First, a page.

Search - Zoot Sims, Joe Pass :: Blues for Two

Blues for Two
Zoot Sims, Joe Pass
Blues for Two
Genres: Jazz, Pop
 
  •  Track Listings (8) - Disc #1


      
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CD Details

All Artists: Zoot Sims, Joe Pass
Title: Blues for Two
Members Wishing: 3
Total Copies: 0
Label: Ojc
Release Date: 7/1/1991
Genres: Jazz, Pop
Styles: Cool Jazz, Bebop
Number of Discs: 1
SwapaCD Credits: 1
UPCs: 020186635261, 025218663526, 0090204019380, 090204028108, 025218663540
 

CD Reviews

Two of the Best
Tom Schusterbauer | West Bloomfield, Michigan United States | 01/15/2002
(5 out of 5 stars)

"Did Joe Pass ever miss a note? Did Zoot Sims ever stop swinging?Zoot on the sax, Joe on the guitar--the result is one of those recordings that you just have to keep, even if you periodically go through your collection and weed out some of cd's that,well, don't get too much action, too much air time in your house. Some were constantly played when you got them, but, after a while, don't have the immediacy of new purchases or the timelessness of classic recordings.Two for the Blues is a keeper. A simple concept--two artists feeding off one another's genius--yields wondrous results, and each new playing allows you to find something new to delight in. Pass, of course, with his Virtuoso recordings, made it clear that the guitar was as capable as any instrument of creating true jazz, so it isn't surprising to hear his solos on many of the cuts--Zoot sits down and turns the studio over to Pass.At other times, they accompany each other, one moving to the background while the other takes the lead. Zoot swings,while Pass comps in the backseat; Pass plucks out some of those crystal lines of his, while Zoot meanders through the melody. Each is respectful of the other, generous with the other, but nothing here is formal or stilted. The tunes just flow.Listen to Pennies from Heaven, all 7:39 of it. It doesn't seem that this melody would fit on a recording called Blues for Two, but these guys recreate this chestnut. The melody line is distinct in the first thirty or so seconds, and in the final thirty or so seconds. In between, you have about six minutes of improvising, staking out new territory, taking chances. Sims and Pass. Pass and Sims. As equals, or each taking the lead for a while--these guys turn Pennies From Heaven into a quietly swinging, sometimes meditative, but never predictable jazz piece.Recently, tenorman Scott Hamilton and legendary guitarist Bucky Pizzarelli released a tribute cd to Zoot entitled The Red Door. The more one listens to it, the more it seems that this newer cd is actually a tribute to both Sims and Pass, and the yeoman-like work they do on Blues for Two.Concord Records, in the eighties and nineties, launched a wonderful duo series, featuring artists such as Ed Bickert and Bill Mays, Dave McKenna and Gray Sargent, Bill Charlap and Michael Moore, Howard Alden and Ken Peplowski. Concord seemed aware of the intimacy and creativity that very special duos can create. Look into the series before all the recordings go out of print.But...first, get the real deal--Zoot and Joe, endlessly and timelessly swinging in musical and spiritual harmony"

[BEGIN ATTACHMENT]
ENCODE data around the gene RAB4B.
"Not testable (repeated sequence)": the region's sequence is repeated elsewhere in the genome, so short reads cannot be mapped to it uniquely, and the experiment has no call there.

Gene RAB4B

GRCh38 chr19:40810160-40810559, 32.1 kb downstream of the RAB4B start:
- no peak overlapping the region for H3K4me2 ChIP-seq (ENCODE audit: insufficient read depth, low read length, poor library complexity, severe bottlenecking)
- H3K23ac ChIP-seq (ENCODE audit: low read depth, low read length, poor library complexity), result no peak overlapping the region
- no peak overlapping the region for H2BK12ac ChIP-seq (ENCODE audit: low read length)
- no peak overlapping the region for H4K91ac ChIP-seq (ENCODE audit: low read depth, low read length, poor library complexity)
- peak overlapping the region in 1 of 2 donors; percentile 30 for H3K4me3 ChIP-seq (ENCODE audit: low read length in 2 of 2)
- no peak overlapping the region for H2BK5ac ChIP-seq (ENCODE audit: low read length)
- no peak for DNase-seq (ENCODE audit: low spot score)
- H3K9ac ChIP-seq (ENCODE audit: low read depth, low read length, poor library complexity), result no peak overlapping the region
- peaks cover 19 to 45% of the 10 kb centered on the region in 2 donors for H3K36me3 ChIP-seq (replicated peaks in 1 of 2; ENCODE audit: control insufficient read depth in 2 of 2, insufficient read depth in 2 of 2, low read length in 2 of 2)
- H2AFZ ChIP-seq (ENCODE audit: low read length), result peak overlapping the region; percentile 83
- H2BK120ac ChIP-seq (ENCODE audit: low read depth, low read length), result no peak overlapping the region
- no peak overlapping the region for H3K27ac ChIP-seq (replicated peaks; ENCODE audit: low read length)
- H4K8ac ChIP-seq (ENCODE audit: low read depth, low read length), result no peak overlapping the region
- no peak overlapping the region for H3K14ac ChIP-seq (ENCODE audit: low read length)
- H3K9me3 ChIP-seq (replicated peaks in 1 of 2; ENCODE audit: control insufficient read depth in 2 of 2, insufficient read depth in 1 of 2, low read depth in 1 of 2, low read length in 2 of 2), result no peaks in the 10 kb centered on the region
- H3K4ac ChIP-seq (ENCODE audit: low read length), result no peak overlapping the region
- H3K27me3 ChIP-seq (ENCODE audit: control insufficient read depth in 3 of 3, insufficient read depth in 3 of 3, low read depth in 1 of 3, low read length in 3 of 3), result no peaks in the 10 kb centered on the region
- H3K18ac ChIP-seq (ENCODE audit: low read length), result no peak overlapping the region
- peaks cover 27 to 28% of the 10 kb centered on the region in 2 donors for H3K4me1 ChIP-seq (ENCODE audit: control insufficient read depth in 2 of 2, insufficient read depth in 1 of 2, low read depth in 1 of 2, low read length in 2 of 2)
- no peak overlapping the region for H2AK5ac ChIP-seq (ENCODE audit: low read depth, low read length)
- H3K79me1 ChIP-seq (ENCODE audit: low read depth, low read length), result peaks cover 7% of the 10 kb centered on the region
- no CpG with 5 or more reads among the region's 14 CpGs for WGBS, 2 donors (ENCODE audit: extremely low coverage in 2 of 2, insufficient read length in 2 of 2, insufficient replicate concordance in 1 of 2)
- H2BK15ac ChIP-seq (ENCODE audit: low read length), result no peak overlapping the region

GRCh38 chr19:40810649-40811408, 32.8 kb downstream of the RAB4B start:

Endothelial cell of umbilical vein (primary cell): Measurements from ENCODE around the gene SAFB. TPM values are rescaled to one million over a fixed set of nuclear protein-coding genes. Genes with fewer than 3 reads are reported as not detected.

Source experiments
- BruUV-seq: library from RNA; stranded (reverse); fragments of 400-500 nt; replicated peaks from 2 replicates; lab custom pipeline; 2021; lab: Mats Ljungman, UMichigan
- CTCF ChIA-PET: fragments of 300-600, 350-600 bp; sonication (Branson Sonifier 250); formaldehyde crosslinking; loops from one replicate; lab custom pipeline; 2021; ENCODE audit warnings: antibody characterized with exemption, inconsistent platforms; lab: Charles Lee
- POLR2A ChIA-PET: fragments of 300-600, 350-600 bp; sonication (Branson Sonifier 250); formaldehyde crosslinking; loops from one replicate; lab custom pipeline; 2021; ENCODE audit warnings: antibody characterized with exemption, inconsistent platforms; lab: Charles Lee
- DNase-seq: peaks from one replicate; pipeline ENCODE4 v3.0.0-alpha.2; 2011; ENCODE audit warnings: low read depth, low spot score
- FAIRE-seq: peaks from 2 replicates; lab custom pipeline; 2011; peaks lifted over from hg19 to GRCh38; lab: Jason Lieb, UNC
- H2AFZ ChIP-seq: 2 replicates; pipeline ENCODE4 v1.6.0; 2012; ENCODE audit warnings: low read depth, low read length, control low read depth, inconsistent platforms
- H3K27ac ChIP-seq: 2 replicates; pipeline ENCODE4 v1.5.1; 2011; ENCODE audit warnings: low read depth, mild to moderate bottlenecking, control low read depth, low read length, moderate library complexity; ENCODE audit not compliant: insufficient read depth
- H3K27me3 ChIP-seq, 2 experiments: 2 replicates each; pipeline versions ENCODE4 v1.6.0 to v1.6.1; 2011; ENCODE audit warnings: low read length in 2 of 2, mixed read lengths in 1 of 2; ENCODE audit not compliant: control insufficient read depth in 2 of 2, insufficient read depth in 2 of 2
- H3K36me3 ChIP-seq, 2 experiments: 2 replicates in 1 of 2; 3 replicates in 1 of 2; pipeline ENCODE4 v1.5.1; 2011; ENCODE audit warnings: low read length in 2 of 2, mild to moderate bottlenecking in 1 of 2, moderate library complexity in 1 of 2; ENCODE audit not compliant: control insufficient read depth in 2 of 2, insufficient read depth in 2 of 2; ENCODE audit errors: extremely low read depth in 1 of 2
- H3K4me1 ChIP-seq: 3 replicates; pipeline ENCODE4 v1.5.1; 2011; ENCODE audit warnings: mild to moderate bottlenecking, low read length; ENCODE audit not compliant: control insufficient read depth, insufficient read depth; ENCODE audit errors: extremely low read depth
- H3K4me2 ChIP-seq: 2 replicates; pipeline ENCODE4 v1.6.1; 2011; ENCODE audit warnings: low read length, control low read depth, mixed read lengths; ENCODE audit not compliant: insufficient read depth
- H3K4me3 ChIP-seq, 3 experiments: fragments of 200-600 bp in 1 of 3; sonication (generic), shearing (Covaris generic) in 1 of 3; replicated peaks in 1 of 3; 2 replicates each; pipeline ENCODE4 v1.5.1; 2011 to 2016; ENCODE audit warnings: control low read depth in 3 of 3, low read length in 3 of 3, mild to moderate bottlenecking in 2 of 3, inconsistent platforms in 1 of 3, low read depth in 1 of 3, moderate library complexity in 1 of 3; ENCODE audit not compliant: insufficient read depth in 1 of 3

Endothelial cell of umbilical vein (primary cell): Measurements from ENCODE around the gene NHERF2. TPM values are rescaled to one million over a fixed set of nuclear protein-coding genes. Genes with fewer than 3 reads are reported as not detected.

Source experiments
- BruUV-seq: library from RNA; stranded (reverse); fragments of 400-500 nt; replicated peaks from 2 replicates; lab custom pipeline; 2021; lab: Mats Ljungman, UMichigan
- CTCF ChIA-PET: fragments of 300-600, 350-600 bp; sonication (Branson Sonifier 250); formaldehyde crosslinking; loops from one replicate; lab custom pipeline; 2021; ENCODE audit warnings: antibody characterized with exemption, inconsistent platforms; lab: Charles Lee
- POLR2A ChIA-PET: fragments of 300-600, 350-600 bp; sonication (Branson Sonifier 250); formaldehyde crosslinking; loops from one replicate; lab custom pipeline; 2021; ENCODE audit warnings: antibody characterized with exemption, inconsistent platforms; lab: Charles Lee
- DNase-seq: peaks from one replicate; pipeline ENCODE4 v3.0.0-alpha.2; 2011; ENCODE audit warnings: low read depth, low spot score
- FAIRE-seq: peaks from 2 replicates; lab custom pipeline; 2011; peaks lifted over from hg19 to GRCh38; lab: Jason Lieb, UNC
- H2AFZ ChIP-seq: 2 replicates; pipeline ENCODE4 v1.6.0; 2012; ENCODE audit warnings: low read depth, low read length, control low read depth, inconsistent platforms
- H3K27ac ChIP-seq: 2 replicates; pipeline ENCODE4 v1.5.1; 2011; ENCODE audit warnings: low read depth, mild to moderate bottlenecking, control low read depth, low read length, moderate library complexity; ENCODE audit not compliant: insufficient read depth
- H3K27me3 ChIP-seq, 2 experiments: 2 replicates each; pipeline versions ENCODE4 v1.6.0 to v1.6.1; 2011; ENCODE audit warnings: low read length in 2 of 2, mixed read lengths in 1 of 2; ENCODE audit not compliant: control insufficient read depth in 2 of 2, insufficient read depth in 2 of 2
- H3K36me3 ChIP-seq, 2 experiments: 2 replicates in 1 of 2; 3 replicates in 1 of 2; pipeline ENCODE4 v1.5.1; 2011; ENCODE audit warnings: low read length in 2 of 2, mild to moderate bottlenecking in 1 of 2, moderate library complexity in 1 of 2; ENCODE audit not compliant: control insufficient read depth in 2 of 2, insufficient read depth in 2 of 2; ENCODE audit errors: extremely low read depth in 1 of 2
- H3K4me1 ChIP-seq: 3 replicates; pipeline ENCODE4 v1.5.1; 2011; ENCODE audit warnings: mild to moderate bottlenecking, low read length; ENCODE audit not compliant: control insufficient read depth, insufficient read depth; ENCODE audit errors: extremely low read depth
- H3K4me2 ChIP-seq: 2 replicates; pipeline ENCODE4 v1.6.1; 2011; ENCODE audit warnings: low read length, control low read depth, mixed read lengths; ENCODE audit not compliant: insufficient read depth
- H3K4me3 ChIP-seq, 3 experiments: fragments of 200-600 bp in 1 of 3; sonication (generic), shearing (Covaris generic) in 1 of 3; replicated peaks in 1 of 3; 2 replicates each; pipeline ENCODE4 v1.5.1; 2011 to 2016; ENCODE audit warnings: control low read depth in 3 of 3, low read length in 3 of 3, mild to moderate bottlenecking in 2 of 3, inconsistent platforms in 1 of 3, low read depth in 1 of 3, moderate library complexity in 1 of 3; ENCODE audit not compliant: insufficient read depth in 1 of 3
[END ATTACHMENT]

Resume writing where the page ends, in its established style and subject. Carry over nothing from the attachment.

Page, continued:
Great Jazz Duo
Joseph Cossette | Fort Lauderdale, FL USA | 02/03/2000
(5 out of 5 stars)

"If you like traditional jazz played in a small ensemble setting you'll probably like this recording. The quality on this CD is very good. It sounds as if it were recorded live in the studio, and the interaction between players seems to indicate this. Joe Pass provides first-class accompanying (as usual). Zoot Sims plays well here. His soprano work on "Pennies From Heaven" is some of his best recorded work. He has a melodic style of playing and swinging that speaks for itself. It's "real cool". Definately a great jazz master. One of my favorite recordings."
Six stars!!!!
Rick loves jazz | 10/01/2001
(5 out of 5 stars)

"The communication between these two performers is at the very highest level. Indeed, I usually play this for people and scream "this is what is meant by musical communication". Aside from the technical brilliance and flawless execution of the playing, this is flat-out one of the all time laid-back, mellow-swinging sessions ever produced. Every piece achieves an utterly smooth flow. Think of the hypnotic modal aura behind Kind of Blue, the singular brilliance behind Coltrane's My Favorite Things or the complex moody lyricism behind a Wayne Shorter arrangement -- this stuff gives us a comprehensive view of a particular kind of musical language and it creates whole new emotional environments. Similarly with Blues For Two, which provides an answer to the following question: just how far can a duo format go in terms of sheer rhythmic beauty?"